The UAA recycling program, struggling to find volunteers, is now offering to pay student clubs if their members participate in its recycling efforts. If a minimum of four club members sign up to volunteer to pick up recycling around campus for about five or six hours on a Friday afternoon, the recycling program will deposit $125 into that club’s account.
The UAA recycling program is currently run by a few members of UAA’s student government, and relies on volunteers to collect the materials set aside for recycling on campus every week. Many of the students who volunteer their time also work and have demanding schedules, but say they continue working with the program because it is important to them. The program, which used to pick up recycling materials every week, had to cut back to picking up every other week because of a limited number of volunteers.
“Last semester we had a little bit more (volunteers), but this semester it’s almost non-existent,” said Chelsea Harshbarger, a junior majoring in graphic design, who is the administrative secretary for student government and also works with the recycling program. She says she thinks young people don’t participate much in recycling because it takes up too much of their free time.
“Frankly, the students are the majority of people that use the paper on campus,” said Harshbarger. “Students should help support (the program) because I don’t think there’s enough.”
The recycling program operates solely on funding from USUAA after a grant from the Municipality of Anchorage expired last semester, leaving the program with no external funding. The grant covered the recycling director’s salary, the bins to collect the recycling and the placement of the bins around campus.
“USUAA supplies a room for the recycling program to operate out of and the administrative help and use of phones, fax, printer, computers, et cetera,” said Liisa Morrison, administrative secretary for student government. “The university furnished the Dumpsters and pays for the emptying of these Dumpsters at the recycling center. They also paid for the majority of the building of a fenced in complex to house the recycling Dumpsters over by the arts building. In total, if the grant did not cover any of our expenses, a normal year would cost $17,780.”
The program director’s salary and two paid assistant positions come from USUAA contributions. A $60 fee is also paid to University Facilities every week to rent the truck or van that is used to get around campus and pick up the recycling.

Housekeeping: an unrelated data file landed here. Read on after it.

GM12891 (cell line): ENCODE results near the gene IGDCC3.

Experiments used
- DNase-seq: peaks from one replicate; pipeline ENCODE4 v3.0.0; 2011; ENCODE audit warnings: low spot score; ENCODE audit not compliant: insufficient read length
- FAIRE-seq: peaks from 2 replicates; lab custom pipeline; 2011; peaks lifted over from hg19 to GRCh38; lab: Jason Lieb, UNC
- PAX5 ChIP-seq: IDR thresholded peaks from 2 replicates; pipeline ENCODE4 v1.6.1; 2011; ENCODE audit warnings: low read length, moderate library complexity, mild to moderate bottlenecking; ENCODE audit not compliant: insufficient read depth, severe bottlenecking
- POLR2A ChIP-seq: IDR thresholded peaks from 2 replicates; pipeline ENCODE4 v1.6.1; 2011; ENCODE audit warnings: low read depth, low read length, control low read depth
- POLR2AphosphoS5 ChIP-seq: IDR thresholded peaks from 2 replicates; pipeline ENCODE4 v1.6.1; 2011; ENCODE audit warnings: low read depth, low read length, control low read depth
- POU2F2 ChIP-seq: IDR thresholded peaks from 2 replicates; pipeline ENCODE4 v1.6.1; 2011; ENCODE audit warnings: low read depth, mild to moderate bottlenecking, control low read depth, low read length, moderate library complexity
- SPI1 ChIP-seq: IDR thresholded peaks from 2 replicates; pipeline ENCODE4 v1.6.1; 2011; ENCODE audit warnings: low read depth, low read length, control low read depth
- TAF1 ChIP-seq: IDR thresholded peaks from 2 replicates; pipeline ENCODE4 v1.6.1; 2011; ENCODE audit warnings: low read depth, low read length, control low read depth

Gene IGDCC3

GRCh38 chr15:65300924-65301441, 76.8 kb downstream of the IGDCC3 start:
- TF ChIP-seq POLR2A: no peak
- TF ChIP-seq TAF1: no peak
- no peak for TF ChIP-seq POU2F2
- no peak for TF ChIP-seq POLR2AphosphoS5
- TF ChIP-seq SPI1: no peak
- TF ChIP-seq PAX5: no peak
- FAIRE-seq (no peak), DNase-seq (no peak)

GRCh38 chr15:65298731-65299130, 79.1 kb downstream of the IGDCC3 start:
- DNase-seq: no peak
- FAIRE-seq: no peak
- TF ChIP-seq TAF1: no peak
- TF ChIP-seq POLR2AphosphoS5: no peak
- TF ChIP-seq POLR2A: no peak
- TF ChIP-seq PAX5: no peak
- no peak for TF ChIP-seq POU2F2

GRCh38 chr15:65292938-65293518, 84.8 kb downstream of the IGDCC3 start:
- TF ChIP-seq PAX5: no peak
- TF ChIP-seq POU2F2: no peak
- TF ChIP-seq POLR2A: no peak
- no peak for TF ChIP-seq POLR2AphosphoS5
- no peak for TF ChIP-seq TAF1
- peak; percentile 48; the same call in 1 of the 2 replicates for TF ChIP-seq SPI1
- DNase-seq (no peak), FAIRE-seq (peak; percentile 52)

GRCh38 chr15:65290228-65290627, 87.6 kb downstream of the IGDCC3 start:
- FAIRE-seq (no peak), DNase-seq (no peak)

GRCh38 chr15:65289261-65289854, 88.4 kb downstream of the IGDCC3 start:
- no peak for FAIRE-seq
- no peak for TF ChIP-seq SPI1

“USUAA allocates $750 towards supplies for the recycling program and $2,000 for stipends for students that volunteer for the program,” Morrison said.
Andrea DeVore, the recycling program director, wants to get the word out about the program and see more volunteers.
“I think UAA students should volunteer for the recycling program because recycling is a responsibility that everyone should be committed to carrying out,” DeVore said. “Just a few hours of a student’s time can make a huge impact on how much paper we can collect and get recycled per week. Students looking to make a difference on their campus would benefit from seeing how much paper just one university campus goes through per week – the amount is staggering.”
The program, however, is seeing a very limited number of volunteers so far this semester. DeVore said she has received a few e-mails from students in courses in which the professors require a certain number of active service hours involving environmental education. These are the only volunteers the program saw last semester as well, according to DeVore.
“I think the recycling program would be more successful if we could get a core of steady volunteers or more employees who really know the campus and where all the recycling bins are,” DeVore said. “It would also go faster if people would stop putting the wrong thing in our bins – like used paper towels, fast food wrappers, and other things that we don’t recycle.”
Volunteers can contact the USUAA recycling program at 786-1205 or by e-mail at [email protected]